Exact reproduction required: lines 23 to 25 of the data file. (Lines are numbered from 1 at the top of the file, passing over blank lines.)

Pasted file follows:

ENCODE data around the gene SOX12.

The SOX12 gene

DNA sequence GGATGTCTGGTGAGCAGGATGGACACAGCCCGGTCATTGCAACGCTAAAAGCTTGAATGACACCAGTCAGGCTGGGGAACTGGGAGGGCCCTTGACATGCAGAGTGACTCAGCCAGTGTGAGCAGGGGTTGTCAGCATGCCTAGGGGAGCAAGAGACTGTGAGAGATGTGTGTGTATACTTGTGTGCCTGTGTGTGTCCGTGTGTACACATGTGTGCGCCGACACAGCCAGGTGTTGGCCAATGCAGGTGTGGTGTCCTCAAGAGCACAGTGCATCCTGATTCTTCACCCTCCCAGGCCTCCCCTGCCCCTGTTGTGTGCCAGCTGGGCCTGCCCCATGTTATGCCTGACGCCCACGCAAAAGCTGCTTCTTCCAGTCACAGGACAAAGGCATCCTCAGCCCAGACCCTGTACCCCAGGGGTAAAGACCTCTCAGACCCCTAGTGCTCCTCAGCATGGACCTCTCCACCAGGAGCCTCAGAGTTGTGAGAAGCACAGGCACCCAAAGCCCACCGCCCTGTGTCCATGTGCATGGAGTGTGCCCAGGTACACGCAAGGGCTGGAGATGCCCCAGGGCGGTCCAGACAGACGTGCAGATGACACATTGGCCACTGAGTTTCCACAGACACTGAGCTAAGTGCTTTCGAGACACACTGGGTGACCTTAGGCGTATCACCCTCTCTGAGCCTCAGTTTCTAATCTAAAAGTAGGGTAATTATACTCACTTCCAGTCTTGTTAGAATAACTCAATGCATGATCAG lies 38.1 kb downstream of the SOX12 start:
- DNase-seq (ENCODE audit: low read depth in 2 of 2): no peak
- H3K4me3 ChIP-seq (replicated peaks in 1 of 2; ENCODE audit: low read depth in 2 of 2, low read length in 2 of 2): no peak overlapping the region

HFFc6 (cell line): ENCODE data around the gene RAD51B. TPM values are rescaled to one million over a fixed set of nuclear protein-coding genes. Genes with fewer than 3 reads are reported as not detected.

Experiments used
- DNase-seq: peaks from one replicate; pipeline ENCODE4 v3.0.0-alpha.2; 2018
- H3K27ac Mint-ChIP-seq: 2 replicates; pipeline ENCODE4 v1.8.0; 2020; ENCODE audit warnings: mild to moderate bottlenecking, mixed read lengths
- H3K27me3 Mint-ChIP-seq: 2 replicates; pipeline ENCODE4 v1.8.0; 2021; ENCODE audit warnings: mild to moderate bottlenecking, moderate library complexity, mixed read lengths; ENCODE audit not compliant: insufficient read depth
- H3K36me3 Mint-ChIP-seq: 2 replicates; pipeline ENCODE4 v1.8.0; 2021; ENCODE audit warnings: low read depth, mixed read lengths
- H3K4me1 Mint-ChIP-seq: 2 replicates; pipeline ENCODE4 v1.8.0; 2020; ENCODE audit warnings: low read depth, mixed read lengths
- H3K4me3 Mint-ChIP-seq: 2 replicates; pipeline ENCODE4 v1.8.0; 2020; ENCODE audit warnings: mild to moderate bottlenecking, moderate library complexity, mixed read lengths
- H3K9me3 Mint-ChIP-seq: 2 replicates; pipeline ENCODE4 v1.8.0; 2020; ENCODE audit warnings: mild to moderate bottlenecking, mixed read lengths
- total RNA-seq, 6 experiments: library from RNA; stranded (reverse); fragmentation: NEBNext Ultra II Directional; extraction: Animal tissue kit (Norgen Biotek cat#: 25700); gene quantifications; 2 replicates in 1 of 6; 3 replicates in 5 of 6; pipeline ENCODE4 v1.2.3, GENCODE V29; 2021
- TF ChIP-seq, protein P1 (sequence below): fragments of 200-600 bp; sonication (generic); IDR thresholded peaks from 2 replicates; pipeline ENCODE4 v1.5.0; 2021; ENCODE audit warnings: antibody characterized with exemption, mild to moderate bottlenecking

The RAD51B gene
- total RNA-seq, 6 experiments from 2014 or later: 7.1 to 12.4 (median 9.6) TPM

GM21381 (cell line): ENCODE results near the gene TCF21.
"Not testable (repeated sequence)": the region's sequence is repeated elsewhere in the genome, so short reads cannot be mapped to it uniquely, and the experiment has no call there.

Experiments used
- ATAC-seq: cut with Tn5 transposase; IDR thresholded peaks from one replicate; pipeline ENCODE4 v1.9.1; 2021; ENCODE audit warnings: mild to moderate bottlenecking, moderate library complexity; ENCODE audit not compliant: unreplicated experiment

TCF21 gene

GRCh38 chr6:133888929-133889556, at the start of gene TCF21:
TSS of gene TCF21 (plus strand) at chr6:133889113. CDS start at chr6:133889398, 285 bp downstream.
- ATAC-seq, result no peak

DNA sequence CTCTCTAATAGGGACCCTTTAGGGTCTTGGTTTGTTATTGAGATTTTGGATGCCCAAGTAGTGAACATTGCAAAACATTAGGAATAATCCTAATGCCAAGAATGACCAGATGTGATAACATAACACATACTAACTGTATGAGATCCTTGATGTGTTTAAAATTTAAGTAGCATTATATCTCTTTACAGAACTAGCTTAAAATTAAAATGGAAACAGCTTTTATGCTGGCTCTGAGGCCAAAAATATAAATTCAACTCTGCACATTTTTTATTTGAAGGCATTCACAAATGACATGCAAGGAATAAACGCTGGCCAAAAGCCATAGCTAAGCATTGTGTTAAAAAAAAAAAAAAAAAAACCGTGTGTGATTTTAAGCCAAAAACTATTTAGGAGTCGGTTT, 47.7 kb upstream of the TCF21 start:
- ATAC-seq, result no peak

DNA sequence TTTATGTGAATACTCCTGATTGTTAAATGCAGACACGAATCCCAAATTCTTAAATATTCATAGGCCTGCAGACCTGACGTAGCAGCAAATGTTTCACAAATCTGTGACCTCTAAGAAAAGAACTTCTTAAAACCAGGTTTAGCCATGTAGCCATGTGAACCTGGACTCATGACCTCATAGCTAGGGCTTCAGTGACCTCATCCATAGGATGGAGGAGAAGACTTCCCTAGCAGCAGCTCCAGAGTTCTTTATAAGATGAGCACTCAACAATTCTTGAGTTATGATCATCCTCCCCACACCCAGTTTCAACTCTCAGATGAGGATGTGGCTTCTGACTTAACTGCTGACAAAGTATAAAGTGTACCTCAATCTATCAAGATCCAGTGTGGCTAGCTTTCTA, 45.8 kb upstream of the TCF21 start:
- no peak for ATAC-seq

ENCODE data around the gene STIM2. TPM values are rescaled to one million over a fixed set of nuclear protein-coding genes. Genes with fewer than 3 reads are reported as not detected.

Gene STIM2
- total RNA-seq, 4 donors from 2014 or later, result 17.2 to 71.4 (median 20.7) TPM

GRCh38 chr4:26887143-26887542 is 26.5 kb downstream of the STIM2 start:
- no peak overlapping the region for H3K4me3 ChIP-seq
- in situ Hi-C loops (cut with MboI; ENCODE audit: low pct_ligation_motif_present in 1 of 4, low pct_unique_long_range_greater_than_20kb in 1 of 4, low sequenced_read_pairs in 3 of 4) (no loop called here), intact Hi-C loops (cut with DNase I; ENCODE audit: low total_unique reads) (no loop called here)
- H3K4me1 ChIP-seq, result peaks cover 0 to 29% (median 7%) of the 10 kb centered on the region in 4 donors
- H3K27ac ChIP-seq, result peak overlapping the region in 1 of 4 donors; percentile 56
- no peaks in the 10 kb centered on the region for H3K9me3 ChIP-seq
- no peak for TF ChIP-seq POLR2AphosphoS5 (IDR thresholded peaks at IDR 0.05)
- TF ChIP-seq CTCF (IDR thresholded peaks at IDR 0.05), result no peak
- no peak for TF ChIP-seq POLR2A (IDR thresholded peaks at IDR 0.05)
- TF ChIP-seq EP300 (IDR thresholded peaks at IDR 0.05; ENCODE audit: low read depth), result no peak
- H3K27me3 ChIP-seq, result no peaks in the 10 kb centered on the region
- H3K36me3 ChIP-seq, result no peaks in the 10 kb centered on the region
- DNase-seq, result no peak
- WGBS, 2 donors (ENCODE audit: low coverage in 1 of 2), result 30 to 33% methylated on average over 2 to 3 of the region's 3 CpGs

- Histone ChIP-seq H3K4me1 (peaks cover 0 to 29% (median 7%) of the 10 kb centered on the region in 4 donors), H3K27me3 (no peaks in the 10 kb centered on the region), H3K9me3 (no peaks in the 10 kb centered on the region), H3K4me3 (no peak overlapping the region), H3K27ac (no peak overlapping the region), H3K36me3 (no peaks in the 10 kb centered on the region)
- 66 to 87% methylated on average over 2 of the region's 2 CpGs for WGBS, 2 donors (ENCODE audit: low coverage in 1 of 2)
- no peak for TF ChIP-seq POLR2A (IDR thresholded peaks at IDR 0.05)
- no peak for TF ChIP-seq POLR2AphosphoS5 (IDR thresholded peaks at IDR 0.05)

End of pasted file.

TCF21 gene

GRCh38 chr6:133888929-133889556, at the start of gene TCF21:
TSS of gene TCF21 (plus strand) at chr6:133889113. CDS start at chr6:133889398, 285 bp downstream.